Homes and other buildings in Galveston and homes burned unattended during the height of Ike's fury; 17 collapsed because crews couldn't get to them to douse the flames. There was no water or electricity on the island, and the main hospital, the University of Texas Medical Branch, flew critically ill patients to other medical center.
President Bush declared a major disaster in his home state of Texas and ordered immediate federal aid.
In downtown Houston, shattered glass rained down on the streets below the JPMorgan Chase Tower, the state's tallest building at 75 stories. Trees were uprooted in the streets, road signs mangled by wind.
"I think we're like at ground zero," said Mauricio Diaz, 36, as he walked amid broken glass from the Chase building.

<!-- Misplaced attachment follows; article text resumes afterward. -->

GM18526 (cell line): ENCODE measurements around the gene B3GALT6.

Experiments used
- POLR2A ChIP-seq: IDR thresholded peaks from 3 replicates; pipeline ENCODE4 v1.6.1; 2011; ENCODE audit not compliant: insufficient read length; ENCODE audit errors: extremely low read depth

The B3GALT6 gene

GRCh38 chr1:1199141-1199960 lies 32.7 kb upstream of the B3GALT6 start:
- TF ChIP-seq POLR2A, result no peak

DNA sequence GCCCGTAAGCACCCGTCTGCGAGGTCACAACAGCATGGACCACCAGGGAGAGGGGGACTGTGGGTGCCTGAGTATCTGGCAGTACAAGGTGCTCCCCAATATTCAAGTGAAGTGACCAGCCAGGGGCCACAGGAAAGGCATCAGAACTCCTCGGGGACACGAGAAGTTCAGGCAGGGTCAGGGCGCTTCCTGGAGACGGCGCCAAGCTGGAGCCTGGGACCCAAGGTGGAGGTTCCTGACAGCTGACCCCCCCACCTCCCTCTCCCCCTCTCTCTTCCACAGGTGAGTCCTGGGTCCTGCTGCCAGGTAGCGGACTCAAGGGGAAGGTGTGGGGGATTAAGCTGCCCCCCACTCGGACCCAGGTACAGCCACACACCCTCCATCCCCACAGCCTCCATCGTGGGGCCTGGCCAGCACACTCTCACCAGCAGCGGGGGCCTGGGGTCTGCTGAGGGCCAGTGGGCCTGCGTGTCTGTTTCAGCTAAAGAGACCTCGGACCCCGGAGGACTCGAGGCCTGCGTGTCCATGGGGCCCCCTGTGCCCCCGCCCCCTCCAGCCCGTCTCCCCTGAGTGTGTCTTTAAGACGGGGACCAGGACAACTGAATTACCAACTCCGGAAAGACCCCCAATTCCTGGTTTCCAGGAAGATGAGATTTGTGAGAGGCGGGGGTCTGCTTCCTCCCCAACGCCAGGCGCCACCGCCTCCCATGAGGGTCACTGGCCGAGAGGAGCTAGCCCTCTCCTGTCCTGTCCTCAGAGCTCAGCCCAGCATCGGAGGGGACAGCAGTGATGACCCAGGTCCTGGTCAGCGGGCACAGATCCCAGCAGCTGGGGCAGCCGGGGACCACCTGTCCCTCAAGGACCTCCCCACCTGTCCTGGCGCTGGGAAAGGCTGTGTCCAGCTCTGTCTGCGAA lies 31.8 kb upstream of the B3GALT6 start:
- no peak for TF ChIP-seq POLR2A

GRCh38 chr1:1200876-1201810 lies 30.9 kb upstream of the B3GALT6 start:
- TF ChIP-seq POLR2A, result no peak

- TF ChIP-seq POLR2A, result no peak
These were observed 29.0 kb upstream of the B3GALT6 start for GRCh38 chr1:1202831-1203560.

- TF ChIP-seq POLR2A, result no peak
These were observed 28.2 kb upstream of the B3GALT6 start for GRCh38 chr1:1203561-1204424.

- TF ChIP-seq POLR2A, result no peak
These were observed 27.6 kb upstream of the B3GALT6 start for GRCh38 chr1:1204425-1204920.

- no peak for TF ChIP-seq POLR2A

Southwest Louisiana was spared a direct hit, but Ike's surge of water penetrated some 30 miles inland, flooding thousands of homes, breaching levees and soaking areas still recovering from Labor Day's Hurricane Gustav. Officials said the flooding was worse than it was during 2005's Hurricane Rita, which hit the Louisiana-Texas line.
But there was good news: A stranded freighter with 22 men aboard made it through the storm safely, and a tugboat was on the way to save them. And an evacuee from Calhoun County gave birth to a girl in the restroom of a shelter with the aid of an expert in geriatric psychiatry who delivered his first baby in two decades. She named the baby Katrina.